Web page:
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Presentation of Self- Paper 3

Presentation of Self- Paper 3 - Try to picture yourself...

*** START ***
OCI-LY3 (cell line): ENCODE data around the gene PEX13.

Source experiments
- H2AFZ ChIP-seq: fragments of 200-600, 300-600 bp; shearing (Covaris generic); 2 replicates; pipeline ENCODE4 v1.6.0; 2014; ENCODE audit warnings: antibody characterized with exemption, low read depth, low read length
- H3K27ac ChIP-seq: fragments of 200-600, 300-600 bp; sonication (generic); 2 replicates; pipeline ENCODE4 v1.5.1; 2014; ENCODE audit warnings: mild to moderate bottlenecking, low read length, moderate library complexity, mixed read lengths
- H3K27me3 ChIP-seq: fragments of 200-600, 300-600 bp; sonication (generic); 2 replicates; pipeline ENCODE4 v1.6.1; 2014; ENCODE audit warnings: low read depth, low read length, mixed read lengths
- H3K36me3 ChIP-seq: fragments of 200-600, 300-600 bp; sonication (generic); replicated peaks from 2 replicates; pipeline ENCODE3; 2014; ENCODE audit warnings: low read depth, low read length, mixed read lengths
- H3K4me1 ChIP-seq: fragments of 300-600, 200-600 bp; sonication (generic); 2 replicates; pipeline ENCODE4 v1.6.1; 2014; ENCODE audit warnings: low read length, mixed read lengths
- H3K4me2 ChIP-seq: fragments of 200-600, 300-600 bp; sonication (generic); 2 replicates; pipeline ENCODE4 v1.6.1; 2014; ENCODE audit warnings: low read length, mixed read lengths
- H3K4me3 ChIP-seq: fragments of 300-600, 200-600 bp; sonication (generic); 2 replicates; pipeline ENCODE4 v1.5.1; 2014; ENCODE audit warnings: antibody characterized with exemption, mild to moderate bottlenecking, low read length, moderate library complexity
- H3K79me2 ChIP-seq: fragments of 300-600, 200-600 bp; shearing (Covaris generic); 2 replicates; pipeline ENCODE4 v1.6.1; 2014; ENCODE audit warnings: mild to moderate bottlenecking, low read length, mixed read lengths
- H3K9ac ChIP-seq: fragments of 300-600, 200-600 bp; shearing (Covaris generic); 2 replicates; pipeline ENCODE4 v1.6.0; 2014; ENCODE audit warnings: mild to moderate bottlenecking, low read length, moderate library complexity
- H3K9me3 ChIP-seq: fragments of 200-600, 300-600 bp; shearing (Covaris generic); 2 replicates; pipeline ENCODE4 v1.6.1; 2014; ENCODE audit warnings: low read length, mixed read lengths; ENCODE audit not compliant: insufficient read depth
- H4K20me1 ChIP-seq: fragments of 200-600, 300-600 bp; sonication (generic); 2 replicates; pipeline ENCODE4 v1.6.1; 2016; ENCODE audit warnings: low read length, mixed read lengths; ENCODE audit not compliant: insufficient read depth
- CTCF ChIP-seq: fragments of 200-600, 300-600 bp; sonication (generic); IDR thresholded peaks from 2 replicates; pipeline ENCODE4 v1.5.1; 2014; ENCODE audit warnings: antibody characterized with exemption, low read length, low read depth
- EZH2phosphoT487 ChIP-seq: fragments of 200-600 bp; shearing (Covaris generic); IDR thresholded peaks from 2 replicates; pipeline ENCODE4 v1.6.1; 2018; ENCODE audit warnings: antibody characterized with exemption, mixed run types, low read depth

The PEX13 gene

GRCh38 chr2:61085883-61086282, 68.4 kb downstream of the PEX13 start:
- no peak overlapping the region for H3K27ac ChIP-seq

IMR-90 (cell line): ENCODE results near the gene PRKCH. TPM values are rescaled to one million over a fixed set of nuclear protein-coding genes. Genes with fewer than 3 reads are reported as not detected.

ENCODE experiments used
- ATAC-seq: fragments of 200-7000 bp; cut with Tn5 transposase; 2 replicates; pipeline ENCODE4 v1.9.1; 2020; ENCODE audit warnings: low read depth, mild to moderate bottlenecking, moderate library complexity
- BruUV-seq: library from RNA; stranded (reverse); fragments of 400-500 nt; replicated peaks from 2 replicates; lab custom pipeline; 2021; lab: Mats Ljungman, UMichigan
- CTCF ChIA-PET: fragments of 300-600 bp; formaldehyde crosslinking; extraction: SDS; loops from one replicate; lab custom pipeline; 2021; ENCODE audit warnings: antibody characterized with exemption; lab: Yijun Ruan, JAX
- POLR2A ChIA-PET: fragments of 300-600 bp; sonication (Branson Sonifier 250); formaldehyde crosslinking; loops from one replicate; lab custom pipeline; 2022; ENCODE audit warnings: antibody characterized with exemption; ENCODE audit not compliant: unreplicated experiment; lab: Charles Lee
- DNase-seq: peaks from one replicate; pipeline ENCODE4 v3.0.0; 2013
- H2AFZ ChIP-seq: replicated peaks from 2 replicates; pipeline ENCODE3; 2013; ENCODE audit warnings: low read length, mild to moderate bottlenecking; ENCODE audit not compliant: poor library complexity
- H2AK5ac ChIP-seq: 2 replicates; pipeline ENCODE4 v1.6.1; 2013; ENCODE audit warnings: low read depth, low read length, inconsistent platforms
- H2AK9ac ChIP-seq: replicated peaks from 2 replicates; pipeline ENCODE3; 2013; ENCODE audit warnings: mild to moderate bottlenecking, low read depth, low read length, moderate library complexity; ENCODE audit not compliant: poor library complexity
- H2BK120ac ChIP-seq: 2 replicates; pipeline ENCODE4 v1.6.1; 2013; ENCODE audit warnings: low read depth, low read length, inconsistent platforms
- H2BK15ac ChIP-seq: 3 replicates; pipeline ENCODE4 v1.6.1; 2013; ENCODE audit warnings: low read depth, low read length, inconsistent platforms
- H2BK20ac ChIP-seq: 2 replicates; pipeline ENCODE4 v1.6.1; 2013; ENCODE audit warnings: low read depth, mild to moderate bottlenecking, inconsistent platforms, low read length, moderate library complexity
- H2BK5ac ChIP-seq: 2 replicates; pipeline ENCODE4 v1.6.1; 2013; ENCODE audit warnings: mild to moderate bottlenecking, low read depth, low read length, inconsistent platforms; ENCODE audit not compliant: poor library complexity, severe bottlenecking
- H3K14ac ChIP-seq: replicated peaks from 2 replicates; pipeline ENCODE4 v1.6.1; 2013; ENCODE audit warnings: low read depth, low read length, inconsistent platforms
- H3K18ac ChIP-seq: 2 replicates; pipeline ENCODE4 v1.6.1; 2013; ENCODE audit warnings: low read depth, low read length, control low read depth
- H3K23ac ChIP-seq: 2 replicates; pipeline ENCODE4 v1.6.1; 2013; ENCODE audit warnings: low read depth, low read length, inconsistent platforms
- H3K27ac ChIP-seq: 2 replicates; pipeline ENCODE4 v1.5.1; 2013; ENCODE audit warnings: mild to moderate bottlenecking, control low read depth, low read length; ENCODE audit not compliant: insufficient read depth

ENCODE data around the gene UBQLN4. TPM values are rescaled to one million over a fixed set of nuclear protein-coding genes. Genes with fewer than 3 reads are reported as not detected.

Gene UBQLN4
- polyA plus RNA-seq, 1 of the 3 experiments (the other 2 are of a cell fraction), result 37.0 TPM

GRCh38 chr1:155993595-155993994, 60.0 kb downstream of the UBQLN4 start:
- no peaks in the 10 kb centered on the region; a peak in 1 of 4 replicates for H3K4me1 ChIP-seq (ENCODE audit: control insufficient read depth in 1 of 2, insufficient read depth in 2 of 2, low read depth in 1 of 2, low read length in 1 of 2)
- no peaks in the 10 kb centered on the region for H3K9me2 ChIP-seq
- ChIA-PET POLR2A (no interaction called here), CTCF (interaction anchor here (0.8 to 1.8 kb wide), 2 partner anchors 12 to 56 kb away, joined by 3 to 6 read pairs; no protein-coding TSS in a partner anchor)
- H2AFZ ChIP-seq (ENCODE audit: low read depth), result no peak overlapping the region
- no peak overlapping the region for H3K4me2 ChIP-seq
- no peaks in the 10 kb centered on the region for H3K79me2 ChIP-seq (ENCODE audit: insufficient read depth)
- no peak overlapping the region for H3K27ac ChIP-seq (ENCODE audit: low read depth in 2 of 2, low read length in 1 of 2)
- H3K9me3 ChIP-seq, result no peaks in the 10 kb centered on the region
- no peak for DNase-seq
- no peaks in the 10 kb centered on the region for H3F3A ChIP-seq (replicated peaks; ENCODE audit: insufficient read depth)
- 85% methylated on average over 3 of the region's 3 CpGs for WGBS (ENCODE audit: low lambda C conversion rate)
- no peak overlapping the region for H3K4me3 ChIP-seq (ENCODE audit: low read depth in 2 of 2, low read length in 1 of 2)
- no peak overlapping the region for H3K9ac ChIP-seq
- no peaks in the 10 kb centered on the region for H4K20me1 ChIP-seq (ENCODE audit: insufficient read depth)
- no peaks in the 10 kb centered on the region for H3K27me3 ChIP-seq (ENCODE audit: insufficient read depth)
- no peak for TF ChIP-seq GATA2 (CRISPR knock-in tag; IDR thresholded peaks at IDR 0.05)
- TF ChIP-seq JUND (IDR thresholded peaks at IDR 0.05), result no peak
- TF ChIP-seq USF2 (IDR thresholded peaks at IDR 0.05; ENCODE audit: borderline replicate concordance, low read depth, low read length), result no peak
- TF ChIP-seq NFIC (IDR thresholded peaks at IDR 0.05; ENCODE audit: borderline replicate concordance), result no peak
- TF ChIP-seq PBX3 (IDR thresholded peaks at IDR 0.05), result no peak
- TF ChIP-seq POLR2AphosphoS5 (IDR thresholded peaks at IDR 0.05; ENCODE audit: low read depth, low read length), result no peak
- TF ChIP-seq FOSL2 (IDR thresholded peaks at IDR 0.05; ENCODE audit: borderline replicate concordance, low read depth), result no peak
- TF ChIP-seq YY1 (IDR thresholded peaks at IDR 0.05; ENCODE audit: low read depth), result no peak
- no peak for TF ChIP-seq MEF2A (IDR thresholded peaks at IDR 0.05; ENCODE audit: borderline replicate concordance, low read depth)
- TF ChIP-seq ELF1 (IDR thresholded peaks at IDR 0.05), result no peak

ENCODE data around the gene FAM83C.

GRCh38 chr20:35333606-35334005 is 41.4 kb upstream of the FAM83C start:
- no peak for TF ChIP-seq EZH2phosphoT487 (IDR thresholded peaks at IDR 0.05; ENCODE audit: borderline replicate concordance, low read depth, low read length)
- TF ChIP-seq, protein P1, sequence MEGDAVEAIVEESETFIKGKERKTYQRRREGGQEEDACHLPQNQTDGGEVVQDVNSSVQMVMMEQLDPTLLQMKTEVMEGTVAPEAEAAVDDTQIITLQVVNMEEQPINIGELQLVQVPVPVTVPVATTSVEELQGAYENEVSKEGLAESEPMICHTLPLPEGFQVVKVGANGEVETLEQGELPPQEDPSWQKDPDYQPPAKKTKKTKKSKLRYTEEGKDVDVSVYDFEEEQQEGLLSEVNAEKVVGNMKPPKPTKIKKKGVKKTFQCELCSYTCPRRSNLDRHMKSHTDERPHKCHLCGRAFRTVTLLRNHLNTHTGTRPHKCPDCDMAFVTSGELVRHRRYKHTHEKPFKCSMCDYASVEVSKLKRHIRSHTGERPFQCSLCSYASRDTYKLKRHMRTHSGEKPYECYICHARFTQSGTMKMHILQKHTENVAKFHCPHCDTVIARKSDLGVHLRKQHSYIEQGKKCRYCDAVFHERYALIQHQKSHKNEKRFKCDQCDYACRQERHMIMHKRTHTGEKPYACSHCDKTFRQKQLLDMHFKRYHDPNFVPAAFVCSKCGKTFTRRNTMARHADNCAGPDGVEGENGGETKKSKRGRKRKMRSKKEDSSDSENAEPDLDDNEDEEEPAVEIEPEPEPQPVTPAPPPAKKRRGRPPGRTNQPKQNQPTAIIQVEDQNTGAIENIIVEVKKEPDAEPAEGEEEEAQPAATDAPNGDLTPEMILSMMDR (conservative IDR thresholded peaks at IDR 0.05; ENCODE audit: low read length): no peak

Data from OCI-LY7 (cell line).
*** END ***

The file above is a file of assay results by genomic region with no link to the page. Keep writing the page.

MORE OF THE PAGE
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Try to picture yourself playing a role in a movie twenty four hours a day. Imagine how draining it would be. You’re tired, frustrated, the director is yelling at you and you’re simply ready to take down your façade and go home. That sounds miserable, does it not? According to Ervin Goffman, in reality that is what we are all doing all the time. He states that “the self is a dramatic effect arising… from a scene that is presented.” (Lecture Summary) We are all in effect, social actors that are constantly playing roles. “Birth ushers us onto the stage of everyday life, and our socialization consists of learning to perform on that stage.” (Henslin 100) Our actual self is determined not by who we really are, but what stage we are put on and what role we are playing. However, an argument against Goffman’s perspective is that creating an “actual self” is basically impossible because everyone is always acting and putting on a front. There can be no distinction between what is real and what is an act. Essentially, since people are always acting nothing is authentic. Reality is non-existent, but according to this perspective, society is not looking for authenticity anyways. Living in a pseudo world is considered normal. All of Goffman’s theories play a significant role in the micro-sociological perspective because the focus is on the roles of individuals instead of on society as a whole. Micro-sociology “zeroes in on the smaller scale aspects of social life: individual and small group interaction, things like gestures, conversation, performance, etc.” (Lecture Summary) Playing roles is used to create self, put on a desirable front to make good impressions, and mold the surrounding situation. As Goffman states in his article entitled, The Presentation of Self in Everyday Life , “the part of the individual reinstates the symmetry of the communication process, and sets the stage for a kind of information game- a potentially infinite cycle of concealment, discovery, false revelation, and rediscovery.” (Goffman 237) “Micro-sociology focuses on the self and its main characteristics that it sees social actors as being: individualistic, rational, and creative.” (Lecture Summary) Interface is very important in the study of micro-sociology. Instead of focusing on big societal issues such as gender, race, religion, sex, or class, micro-sociology focuses on the things that are going on “behind the scenes”. According to micro-sociologists, we determine our own acts, environments, audiences, and situations by how we role play. “Our definitions (or constructions) provide the basis for what we do and how we feel about life.” (Henslin 106) Micro-sociologists also argue that we are constantly in control of how we behave and what is going on around us. We have the final say in
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